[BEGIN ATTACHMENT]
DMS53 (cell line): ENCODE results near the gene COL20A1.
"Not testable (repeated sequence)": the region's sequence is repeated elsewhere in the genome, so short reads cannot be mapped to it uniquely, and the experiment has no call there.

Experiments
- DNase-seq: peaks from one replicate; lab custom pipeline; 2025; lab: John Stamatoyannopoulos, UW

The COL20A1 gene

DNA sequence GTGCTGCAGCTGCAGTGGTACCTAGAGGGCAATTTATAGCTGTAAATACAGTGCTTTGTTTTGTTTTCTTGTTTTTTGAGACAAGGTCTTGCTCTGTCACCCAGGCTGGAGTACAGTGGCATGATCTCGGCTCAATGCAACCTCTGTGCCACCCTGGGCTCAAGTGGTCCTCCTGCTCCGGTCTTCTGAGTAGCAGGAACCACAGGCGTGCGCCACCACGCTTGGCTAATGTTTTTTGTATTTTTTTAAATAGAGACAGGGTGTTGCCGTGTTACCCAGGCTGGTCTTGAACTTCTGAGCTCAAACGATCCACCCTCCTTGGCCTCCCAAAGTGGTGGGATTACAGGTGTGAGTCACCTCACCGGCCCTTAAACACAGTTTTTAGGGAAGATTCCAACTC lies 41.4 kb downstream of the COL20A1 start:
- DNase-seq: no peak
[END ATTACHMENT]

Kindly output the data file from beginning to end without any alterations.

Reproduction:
DMS53 (cell line): ENCODE results near the gene COL20A1.
"Not testable (repeated sequence)": the region's sequence is repeated elsewhere in the genome, so short reads cannot be mapped to it uniquely, and the experiment has no call there.

Experiments
- DNase-seq: peaks from one replicate; lab custom pipeline; 2025; lab: John Stamatoyannopoulos, UW

The COL20A1 gene

DNA sequence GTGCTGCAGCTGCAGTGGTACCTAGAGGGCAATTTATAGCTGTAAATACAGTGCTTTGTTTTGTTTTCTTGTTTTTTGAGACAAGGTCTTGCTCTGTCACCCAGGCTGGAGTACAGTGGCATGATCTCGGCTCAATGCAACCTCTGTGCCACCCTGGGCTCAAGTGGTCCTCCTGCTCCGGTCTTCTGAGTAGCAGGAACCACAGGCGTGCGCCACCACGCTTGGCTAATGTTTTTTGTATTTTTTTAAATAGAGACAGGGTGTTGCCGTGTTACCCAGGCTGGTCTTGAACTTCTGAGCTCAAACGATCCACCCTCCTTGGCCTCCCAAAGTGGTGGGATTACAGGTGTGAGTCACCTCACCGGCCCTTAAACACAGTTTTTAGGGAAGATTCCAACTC lies 41.4 kb downstream of the COL20A1 start:
- DNase-seq: no peak